In the first general session of the morning, six speakers shared solutions to challenges faced by newspapers as advertisers shift to digital marketing. As online giants Google and Facebook dominate the digital ad space as they have a massive reach with just a click, which is why online streaming platforms like Disney+ streaming service and NetFlix approach them, newspaper and media companies are adopting innovative revenue streams.
Native advertising existed before The Globe and Mail started using it, but the newspaper's marketing and advertising department adapted the strategy for its print and online platforms.
The Globe operates a separate team of journalists who work with business/brand partners to create sponsored content. Connie Corner, manager of brand partnerships at The Globe, emphasized the distinction between the marketing and editorial teams.
Criticism of native advertising in journalism focuses on the potential to jeopardize the journalist's or newspaper's credibility, but Corner said there is no interaction between the two departments.
Sponsored content online and in the newspaper is labelled as such without a journalist's byline. The articles, infographics, images and other multimedia content are credited to the company. Corner spent the last few seconds of her seven minutes sharing evidence of native advertising's success at The Globe. Sponsored articles average three minutes of reading and account for more than half a percent of click-through.
The Winnipeg Free Press shared their approach to increase revenues through circulation. Newspapers rely more on readers paying for content so WFP publisher Bob Cox hired a team of young non-managers to create a model that would appeal to millennials.
The team discovered that unbundling subscriptions and charging readers per article they read attracted more users. Articles cost 27 cents each, charged cumulatively at the end of each month.
The system requires readers to create a username and password and register credit card information for seamless access and payment. Creating an account personalizes the front page of your digital newspaper based on your reading history. Articles you read are saved to your account and access to them does not expire. Cox noted that updates to articles, such as breaking news, do not cost more after the initial purchase.
The system is still in its trial phase but has reached 115,000 users. An added perk for the newspaper from implementing registration is the information gathered about who readers.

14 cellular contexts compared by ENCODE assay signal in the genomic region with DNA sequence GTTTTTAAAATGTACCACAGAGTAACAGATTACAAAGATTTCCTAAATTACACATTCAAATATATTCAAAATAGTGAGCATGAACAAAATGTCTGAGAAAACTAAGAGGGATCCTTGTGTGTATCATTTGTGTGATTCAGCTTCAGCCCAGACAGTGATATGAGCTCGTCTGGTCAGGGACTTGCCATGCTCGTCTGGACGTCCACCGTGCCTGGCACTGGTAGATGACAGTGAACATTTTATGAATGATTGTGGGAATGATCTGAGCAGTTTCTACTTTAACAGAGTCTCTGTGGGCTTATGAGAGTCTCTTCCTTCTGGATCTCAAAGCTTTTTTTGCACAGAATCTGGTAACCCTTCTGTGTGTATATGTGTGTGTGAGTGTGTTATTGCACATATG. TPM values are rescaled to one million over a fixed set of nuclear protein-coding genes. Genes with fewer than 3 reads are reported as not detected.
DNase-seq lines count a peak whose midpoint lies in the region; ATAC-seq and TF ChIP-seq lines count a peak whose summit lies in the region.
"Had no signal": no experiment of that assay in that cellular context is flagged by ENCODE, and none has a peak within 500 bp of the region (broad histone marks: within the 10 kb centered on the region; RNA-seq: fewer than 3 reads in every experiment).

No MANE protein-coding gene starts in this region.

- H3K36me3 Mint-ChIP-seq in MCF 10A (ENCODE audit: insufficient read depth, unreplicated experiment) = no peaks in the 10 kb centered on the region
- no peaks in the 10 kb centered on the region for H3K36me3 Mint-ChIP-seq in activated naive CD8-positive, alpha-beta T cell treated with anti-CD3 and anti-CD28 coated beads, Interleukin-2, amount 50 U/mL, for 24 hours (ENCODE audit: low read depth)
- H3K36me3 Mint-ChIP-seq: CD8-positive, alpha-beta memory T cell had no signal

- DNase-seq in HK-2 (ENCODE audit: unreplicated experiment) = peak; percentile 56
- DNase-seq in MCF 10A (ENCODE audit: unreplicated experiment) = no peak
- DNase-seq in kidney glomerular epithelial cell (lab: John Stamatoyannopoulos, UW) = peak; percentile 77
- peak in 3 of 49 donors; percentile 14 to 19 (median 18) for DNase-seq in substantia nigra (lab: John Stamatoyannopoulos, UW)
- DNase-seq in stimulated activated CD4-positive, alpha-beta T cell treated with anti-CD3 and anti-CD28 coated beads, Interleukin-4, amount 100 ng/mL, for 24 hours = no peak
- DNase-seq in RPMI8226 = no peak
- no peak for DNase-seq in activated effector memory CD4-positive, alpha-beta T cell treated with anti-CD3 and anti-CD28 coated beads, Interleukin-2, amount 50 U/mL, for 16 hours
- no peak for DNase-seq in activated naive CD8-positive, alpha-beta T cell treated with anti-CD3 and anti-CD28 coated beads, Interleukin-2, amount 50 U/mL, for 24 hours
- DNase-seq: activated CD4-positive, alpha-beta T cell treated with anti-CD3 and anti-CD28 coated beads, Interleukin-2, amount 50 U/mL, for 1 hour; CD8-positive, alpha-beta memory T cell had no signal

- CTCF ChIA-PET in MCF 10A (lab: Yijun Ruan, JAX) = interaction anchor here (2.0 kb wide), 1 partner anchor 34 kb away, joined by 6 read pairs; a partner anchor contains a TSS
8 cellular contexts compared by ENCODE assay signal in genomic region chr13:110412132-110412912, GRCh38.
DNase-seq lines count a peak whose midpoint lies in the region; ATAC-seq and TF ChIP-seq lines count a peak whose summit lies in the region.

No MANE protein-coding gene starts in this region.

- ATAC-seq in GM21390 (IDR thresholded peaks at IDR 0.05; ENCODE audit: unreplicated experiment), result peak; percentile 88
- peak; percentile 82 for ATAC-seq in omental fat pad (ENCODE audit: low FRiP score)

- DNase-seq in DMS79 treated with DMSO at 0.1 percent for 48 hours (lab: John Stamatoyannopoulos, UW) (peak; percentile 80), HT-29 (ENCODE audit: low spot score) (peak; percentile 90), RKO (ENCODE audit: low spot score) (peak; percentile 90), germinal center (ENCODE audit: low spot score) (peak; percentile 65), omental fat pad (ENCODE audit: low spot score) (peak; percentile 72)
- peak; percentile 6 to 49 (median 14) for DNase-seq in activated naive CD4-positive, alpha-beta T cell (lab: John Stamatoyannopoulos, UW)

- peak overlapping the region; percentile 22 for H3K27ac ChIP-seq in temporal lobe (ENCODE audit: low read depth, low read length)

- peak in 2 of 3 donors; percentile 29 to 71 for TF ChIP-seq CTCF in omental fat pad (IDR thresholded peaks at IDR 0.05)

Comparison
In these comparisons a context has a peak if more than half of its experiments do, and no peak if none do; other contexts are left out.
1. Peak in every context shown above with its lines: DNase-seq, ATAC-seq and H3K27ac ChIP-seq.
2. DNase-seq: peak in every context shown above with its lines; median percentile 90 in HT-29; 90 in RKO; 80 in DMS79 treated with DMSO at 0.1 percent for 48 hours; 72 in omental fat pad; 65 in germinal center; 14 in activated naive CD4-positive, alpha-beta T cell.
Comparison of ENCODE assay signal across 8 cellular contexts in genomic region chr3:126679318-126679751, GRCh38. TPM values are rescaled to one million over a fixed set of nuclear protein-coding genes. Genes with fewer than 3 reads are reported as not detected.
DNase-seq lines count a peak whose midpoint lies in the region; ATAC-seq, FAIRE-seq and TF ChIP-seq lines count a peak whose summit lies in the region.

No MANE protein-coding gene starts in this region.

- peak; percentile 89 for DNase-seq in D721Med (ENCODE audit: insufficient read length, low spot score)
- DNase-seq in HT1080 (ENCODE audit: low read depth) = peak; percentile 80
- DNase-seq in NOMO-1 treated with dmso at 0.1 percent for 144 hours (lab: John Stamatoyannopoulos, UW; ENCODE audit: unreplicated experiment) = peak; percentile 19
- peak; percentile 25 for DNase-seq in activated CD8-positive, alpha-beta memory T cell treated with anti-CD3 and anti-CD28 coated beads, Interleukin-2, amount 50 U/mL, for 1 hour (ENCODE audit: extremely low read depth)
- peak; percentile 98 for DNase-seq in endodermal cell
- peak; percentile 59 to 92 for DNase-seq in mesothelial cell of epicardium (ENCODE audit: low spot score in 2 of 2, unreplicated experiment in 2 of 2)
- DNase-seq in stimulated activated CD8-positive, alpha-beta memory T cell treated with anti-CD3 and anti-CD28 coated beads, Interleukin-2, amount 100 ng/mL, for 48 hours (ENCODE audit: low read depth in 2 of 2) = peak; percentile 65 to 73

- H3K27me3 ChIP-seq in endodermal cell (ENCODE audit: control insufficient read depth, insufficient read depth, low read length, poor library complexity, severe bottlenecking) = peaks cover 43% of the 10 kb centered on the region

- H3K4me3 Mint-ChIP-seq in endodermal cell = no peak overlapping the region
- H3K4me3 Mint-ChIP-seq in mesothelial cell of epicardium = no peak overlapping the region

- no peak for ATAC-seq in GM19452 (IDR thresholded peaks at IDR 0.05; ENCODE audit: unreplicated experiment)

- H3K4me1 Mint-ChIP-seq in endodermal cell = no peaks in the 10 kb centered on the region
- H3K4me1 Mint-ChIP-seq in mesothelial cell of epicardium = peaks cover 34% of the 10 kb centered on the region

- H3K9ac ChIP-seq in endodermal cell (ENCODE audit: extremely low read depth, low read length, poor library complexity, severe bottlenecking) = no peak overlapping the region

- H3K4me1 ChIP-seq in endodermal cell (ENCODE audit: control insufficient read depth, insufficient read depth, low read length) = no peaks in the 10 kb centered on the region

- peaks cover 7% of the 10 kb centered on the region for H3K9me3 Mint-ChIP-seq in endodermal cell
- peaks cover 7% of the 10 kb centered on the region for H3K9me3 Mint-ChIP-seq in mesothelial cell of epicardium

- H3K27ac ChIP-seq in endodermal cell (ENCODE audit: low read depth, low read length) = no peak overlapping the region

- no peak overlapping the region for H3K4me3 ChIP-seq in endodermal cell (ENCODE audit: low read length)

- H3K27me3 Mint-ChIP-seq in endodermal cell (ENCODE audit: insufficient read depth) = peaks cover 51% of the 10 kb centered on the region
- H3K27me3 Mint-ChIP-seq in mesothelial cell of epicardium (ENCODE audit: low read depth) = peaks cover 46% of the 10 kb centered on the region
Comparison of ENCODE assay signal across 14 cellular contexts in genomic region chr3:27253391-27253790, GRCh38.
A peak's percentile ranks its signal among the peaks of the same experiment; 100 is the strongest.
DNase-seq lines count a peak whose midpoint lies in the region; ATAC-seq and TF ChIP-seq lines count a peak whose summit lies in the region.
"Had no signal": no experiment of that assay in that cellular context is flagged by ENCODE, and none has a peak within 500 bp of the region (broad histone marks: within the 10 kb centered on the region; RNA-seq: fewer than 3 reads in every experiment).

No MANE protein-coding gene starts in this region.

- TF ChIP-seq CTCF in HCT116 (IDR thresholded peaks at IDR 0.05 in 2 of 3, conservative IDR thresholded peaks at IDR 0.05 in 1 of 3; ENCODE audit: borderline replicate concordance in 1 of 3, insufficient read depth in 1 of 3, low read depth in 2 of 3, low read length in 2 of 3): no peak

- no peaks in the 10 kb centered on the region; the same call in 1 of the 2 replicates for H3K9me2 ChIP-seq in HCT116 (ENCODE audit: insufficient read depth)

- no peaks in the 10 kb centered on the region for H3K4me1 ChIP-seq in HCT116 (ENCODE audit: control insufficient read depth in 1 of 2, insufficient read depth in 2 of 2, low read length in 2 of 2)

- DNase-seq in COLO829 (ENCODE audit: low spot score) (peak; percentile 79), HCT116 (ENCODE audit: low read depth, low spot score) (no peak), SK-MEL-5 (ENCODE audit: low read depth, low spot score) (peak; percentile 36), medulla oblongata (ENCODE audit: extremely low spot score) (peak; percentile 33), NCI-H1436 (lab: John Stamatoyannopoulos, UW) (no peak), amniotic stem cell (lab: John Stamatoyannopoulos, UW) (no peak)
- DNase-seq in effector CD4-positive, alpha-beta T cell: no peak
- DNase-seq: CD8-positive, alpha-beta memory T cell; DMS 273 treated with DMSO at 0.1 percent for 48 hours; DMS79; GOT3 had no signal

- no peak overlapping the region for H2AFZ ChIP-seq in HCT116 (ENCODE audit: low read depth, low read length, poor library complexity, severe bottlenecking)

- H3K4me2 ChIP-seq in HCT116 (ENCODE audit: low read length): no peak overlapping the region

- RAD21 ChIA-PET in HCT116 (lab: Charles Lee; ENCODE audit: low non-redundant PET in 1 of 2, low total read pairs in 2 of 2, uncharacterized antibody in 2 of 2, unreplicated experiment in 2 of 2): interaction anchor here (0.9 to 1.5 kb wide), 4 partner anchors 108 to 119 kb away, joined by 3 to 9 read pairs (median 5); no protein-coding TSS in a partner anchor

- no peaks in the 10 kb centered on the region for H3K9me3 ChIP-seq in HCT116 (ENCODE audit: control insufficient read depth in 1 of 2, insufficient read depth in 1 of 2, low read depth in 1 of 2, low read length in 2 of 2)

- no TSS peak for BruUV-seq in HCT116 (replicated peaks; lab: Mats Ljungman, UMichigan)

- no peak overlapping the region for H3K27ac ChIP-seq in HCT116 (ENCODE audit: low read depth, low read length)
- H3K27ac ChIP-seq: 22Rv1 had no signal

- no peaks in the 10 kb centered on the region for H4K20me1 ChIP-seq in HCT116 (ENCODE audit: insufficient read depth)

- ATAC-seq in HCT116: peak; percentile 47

Ronit White, manager of strategic partnerships at Metroland Media Toronto presented a marketing project that benefited from bundling print and online advertisements.
White organized a trade show for family caregivers. Metroland Media partnered with 80 percent new businesses to participate in The Caregiver Show. Businesses bought packages of online and print ad space to promote their presence at the show. The ad revenues supported the newspaper and the investment by the businesses and vendors was returned at the show.
White said organizing the show required a lot of work, but businesses and caregivers who attended the trade show both reported 97 percent satisfaction with the event.
Susan Azzopardi, director of digital at the Hamilton Spectator, shared the paper's digital marketing success story. The newspaper trained and offered incentives to digital marketing reps. By setting a minimum sales goal and offering education sessions to help the reps sell, The Spec saw huge growth in their digital marketing revenues. This was also helped by offering incentives to clients to attend info sessions on what the newspaper can provide to businesses through their digital marketing.
Social Spiral founder and CEO Chris Fossenier also presented his company's method of adding value to a business's ads on various media platforms.
Social Spiral tracks consumer engagement with interactive ads on smartphones. By texting a code to a certain number listed on an ad in a newspaper or visiting a vanity URL mentioned in a radio broadcast, consumers can claim an offer advertised by a business.
Social Spiral monitors the offers being claimed, gathers information on an ad's activity and presents it to the business owner to see which ads are most effective. Social Spiral also follows through to redemption to see how many people actually redeem the offer claimed through a particular ad.
The last presenter, Terry Kukle, demonstrated a new app called Tradyo attempting to regain market share in the online classifieds market.
Newspapers lost significant amounts of revenue from classifieds when websites such as kijiji and Craigslist offered free space to advertise products and services. Tradyo resembles those websites as a public domain to post an ad.
Kukle, vice president of business development and acquisitions at Metroland Media Group, emphasized a couple of key features about Tradyo. The first is the app's use of location services to list items that are closest in proximity to your location. The second is the app's chat tool. Kukle said building the chat into the app makes it easier to communicate with buyers and sellers.